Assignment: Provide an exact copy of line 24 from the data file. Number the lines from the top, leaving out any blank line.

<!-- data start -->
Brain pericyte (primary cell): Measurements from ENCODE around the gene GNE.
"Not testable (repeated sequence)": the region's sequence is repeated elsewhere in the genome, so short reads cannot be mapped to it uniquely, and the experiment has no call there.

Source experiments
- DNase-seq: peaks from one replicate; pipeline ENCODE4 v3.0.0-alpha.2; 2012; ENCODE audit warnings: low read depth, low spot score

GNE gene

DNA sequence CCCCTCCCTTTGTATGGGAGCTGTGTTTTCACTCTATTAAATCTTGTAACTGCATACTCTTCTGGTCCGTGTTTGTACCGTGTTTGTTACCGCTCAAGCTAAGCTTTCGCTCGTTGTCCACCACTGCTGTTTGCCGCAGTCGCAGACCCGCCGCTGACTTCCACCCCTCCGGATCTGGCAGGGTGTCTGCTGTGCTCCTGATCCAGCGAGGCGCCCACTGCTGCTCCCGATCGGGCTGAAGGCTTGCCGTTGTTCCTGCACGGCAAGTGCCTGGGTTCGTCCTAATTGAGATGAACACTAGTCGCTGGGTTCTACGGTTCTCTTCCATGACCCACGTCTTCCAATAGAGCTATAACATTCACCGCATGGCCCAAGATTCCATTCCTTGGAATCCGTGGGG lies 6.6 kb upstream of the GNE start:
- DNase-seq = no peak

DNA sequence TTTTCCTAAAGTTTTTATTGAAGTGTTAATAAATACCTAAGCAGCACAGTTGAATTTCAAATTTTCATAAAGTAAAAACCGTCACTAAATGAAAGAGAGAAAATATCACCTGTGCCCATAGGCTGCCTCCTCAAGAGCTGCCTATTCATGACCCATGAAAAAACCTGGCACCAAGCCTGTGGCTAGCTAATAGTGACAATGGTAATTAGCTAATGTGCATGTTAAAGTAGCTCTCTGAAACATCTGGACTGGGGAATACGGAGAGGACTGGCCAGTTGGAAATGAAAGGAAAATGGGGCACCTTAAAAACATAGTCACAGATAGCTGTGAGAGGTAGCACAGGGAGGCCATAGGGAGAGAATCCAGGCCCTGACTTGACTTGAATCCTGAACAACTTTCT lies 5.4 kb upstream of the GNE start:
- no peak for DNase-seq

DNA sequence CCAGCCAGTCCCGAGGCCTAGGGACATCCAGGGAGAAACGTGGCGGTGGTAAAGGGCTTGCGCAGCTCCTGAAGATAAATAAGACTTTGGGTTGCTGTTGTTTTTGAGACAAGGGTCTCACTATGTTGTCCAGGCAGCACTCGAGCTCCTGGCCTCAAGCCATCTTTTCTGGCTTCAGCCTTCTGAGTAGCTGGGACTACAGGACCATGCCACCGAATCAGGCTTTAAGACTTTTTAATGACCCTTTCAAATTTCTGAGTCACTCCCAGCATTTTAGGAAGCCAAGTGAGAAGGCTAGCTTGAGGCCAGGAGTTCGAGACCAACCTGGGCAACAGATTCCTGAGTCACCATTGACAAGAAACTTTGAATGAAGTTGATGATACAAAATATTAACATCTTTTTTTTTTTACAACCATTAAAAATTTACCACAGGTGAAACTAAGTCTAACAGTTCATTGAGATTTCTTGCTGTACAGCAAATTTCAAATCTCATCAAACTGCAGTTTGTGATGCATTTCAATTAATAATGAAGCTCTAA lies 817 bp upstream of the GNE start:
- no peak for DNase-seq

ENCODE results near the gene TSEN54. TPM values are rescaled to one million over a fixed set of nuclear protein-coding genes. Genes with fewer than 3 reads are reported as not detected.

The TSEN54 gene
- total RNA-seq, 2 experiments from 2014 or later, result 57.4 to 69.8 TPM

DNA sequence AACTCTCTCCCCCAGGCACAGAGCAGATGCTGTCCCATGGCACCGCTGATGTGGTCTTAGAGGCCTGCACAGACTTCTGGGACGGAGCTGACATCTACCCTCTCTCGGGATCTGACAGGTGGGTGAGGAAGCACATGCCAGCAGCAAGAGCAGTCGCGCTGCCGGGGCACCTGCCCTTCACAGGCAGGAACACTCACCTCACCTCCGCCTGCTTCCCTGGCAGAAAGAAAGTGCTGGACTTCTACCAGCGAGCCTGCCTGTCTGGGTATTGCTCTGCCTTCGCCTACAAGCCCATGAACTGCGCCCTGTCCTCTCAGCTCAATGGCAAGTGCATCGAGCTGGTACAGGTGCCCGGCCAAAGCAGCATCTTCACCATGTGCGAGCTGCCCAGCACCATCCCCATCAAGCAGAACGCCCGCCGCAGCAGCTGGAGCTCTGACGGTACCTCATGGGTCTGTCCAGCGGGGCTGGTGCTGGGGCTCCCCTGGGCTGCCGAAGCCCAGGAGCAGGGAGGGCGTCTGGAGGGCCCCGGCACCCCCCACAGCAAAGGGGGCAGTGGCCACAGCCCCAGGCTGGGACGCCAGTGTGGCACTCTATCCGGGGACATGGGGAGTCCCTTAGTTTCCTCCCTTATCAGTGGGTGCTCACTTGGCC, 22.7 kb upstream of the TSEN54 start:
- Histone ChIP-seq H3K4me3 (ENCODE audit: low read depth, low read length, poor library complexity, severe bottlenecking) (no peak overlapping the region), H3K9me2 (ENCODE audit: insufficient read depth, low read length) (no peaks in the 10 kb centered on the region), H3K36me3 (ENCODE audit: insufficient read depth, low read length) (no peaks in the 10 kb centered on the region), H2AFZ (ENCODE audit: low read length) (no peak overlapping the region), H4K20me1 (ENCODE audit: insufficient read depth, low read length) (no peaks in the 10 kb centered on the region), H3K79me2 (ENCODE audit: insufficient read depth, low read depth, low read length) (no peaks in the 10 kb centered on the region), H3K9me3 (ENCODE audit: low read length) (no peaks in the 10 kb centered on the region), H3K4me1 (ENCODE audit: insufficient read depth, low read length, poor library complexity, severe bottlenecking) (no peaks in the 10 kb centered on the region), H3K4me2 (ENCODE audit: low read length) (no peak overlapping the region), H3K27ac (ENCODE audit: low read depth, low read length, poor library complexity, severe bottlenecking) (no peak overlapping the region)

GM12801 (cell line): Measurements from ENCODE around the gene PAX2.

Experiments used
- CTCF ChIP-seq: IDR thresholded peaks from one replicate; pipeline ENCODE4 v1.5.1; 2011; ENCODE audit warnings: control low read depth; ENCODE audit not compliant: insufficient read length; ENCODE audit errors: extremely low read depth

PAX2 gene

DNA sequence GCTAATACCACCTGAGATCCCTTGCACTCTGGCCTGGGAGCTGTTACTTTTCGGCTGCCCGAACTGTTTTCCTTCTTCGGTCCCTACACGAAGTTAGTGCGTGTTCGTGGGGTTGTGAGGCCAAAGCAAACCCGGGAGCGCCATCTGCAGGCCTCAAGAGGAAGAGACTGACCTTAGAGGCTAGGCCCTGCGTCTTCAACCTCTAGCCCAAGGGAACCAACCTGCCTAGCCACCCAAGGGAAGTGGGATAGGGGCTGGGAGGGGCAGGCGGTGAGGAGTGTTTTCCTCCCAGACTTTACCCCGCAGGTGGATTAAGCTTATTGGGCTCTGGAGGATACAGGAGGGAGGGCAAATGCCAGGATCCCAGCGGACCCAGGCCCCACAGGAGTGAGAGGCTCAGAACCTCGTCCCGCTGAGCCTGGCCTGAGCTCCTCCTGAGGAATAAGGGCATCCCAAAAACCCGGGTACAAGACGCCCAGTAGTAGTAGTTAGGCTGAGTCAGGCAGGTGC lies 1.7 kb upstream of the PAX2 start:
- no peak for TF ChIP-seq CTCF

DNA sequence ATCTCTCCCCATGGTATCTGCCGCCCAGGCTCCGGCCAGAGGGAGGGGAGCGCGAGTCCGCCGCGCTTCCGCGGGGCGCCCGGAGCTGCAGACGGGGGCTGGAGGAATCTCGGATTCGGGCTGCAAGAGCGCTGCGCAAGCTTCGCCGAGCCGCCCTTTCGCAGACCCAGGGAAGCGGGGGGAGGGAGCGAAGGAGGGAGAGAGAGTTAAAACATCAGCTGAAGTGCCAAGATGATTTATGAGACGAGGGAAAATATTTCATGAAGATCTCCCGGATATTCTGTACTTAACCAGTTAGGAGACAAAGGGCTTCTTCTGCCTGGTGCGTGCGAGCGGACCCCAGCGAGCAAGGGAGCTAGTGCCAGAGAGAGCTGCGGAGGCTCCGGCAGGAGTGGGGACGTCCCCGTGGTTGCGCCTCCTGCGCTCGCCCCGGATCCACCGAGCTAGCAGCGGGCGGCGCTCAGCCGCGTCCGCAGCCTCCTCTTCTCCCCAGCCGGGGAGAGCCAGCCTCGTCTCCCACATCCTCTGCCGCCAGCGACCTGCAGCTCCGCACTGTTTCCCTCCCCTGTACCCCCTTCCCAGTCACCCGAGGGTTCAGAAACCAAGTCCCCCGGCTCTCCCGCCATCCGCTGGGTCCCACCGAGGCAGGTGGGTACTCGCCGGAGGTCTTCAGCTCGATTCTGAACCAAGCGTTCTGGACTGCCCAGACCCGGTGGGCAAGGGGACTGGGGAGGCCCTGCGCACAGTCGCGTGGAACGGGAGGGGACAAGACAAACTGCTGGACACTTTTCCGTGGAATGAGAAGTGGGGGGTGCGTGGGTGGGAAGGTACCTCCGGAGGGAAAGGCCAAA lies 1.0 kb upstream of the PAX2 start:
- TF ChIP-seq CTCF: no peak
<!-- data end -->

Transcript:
- TF ChIP-seq CTCF: no peak